Deliverability FAQ

Get your burning email deliverability questions answered!

Updated over a week ago

Email marketers know the importance of deliverability for a successful email program; from authentication to sending the right content at the right frequency to your engaged customer base. Deliverability is all about making sure that your audience is getting relevant messages.

Q: What exactly is email deliverability?

  • A: Deliverability is the ability to deliver emails to the inbox, or rather the Inbox Placement rate of your email campaigns. Emails can land into any tab – Primary, Promotion, or Update based on the type of message. Some marketers confuse the term “delivered rate” with deliverability, which leads them to have a false perception of their deliverability. The delivered rate gauges the number of emails that weren’t bounced. It doesn’t give you any insights on which folder your emails were delivered to —inbox or spam folder.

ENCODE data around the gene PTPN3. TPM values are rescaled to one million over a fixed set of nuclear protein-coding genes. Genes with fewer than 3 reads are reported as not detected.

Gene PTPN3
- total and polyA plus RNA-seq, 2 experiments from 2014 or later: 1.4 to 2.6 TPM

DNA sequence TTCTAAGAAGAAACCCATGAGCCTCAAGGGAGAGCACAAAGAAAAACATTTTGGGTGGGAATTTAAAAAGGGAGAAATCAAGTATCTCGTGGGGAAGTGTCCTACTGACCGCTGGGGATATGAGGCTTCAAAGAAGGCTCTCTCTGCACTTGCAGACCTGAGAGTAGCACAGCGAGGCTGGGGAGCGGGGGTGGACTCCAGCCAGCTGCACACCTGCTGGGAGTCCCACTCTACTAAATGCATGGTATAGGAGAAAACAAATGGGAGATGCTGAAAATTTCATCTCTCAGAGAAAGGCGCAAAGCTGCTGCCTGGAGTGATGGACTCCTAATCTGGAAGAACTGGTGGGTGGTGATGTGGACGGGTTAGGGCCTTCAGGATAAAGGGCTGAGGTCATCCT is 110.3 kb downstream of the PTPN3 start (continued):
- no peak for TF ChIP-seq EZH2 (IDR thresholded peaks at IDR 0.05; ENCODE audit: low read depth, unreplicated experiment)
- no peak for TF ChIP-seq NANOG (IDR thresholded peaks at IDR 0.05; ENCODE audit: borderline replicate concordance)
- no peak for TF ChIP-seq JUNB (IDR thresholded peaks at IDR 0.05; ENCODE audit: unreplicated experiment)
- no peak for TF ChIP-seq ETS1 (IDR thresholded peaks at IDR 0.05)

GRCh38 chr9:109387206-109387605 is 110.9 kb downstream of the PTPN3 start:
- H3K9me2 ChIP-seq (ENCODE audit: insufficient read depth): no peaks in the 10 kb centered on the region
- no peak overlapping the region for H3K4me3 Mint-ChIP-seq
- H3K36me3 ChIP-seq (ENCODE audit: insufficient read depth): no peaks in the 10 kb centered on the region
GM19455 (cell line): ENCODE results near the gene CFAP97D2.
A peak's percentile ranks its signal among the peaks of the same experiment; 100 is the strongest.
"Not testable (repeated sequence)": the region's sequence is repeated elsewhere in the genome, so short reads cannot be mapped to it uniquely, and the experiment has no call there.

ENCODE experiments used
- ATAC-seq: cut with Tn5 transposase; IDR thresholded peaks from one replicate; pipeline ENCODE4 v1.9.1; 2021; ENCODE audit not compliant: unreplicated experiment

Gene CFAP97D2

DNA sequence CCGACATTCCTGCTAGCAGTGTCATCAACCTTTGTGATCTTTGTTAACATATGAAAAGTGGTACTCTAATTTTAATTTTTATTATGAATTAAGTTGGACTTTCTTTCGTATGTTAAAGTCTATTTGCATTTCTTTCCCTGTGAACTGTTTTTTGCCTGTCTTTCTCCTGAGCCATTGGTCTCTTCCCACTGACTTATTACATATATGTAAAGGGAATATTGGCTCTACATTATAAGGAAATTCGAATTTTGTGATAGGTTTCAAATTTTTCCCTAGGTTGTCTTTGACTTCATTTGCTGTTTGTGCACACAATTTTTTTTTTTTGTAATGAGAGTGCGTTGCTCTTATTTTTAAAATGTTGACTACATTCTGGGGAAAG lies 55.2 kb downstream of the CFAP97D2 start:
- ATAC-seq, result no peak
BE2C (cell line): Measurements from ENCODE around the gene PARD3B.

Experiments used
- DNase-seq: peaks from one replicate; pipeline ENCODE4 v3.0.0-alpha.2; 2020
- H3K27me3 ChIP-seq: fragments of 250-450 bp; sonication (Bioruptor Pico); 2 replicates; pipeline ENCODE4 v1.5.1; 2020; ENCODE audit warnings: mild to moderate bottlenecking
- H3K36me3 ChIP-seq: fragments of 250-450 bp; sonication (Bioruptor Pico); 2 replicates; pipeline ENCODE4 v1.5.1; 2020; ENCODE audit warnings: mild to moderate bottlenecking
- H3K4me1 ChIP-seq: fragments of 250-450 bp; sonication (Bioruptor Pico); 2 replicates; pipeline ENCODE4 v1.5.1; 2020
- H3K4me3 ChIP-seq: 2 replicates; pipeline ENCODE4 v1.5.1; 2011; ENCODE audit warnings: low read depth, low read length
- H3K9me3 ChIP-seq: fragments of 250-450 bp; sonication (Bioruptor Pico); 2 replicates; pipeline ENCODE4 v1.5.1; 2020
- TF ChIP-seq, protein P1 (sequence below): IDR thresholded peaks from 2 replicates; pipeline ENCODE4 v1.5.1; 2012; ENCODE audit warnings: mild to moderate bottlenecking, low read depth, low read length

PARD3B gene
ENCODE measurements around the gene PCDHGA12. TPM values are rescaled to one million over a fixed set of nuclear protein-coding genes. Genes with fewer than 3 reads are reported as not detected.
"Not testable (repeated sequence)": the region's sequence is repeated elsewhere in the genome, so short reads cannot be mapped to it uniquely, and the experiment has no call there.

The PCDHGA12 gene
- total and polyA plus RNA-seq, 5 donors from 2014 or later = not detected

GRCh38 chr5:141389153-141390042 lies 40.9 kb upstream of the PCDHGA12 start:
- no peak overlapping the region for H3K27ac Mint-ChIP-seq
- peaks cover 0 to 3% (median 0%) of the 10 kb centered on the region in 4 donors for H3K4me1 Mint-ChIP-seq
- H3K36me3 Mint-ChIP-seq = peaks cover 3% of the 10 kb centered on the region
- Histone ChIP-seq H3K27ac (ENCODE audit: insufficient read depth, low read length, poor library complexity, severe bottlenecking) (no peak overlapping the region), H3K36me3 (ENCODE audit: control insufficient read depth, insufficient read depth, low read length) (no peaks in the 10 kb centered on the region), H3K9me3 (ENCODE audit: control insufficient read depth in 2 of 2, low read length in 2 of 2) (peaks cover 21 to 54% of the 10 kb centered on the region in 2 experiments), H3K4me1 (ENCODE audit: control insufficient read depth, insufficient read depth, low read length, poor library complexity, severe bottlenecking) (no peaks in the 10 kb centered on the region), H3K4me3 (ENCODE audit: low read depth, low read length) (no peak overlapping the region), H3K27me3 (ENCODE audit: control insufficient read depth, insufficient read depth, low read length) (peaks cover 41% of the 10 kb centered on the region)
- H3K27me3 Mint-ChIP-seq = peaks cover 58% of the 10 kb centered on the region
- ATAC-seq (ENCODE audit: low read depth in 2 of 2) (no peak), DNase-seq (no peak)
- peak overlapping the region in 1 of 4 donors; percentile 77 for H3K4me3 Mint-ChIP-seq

Q: What are DNS records and why do we need to configure DNS?

  • A: DNS (domain name records) are used to link the domain names to the assigned IP addresses and vice-versa. These authorize the sender to send emails on your behalf. With updated DNS, a system is capable enough to deliver the emails to your recipient's inbox without it being marked as Spam / Blocked.

Q: How is DNS setup completed?

  • A: DNS setup takes place on your end. Bluecore’s Deliverability team generates DNS records on the SendGrid platform and shares those records with you. Your IT team can update them on your DNS management tool. After you update them, we validate those records back on SendGrid.

  • Below are the authentications to be configured in DNS Setup:

    • MX Records

    • SPF Record (Sender Policy Framework)

    • DKIM Record (DomainKeys Identified Mail)

    • PTR Record (Pointer Record)

    • Google Authentication key

Q: Why do we need separate subdomains for transactional and promotional emails?

  • A: The sending domain is a key identifier for Internet Service Providers (ISPs). As such, ISPs will treat them separately to a certain extent and associate a reputation with each of the subdomains.